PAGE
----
They Are Bleeding in Silence – This is Why YOU Should Care

Education makes people easy to lead, but difficult to drive; easy to govern, but impossible to enslave – Lord Brougham (1778 – 1868).

As a men’s rights activist, I have always wondered why Indian women are never empowered. I have observed that women’s groups always advocate bringing in new gender biased legislation to undermine men in the country and project that as women empowerment. I have always believed that we are not addressing the issue of women empowerment in the right perspective. So I have done some research to find out the factors for gender equality and how India, as a nation is performing vis-à-vis, is other countries around the globe. This excerpt is taken from UNDP published Human Development Report, 2013

Global Gender Inequality Index

This table shows the factors responsible for gender equality and we find that education plays a very important role in ensuring overall gender equality. Population with ‘Secondary Education’ is an important direct factor measuring equality. An educated population will create an educated labor force and hence will increase women participation in our labor force as well. This will also ensure increased participation of women in our political force and hence we will have more participation in our parliament. And when women are engaged in education, child marriage rate will come down, reducing our adolescent fertility rate. Increased education will in turn also increase awareness among women about their health and hygiene and reduced child marriage will eventually lead to reduced maternal mortality ratio. In a nutshell, education is the key empowerment for anyone.

So we understand from the above discussion that Secondary Education is the most important factor that needs urgent attention from our govt. and women’s groups. Unfortunately, in recent times we have seen that Human Resource Ministry of India and many women’s rights groups demanding girls first in centers of excellence like IITs. So we understand that instead of focusing on the right factor of ‘Secondary Education for masses’, our govt. is looking at destroying our leadership in technical education by introducing more quotas there. No wonder why we don’t find any Indian University in global top 200 university list.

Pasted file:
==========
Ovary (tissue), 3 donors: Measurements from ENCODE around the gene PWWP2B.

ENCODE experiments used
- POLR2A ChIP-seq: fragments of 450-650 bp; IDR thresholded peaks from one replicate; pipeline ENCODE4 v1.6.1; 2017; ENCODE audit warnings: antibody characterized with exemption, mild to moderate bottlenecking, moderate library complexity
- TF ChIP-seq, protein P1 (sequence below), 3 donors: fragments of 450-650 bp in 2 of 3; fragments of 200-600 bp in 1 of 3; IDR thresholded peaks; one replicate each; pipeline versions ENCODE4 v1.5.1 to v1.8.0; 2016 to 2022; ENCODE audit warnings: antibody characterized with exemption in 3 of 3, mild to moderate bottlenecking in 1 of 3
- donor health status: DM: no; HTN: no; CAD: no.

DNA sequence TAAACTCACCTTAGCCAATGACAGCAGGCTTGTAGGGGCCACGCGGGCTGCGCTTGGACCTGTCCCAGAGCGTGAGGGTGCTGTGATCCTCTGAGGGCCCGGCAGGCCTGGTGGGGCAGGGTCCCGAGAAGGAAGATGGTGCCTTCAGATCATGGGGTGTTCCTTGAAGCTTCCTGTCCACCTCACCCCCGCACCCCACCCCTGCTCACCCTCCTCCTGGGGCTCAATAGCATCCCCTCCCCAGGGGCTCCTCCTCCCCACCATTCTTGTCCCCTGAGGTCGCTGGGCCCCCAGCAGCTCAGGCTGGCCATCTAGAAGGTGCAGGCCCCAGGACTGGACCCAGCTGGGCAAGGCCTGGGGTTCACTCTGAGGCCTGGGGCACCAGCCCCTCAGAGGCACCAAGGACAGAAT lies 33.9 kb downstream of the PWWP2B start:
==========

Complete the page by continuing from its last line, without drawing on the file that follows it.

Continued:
So we should want secondary education to spread far and wide, both in men and women. This is because in a nation when both genders progress equally, only then we see the progress of the nation.

From the above table, we also find that in all the countries where women literacy rate is abysmally low, have one thing in common. ‘Poverty’! But when in most of these nations education is free then why is poverty such a big factor in hindering women’s education.

Meaningful research towards this issue shows the exact reason for lower education rate among women in these poor countries. Prof. Linda Scott of Said Business School, Oxford has done a research on this issue in Ghana. Her research has shown that post-pubescent girls were missing school as many as five days each month due to inadequate menstrual care. Other activities such as work, chores and playing with other children are also restricted. In rural locations, the impact of menstruation upon the girls was particularly noticeable where there were no, or inadequate, toilet or washing facilities, no privacy, and the girls had walks of 2 hours or more to attend school.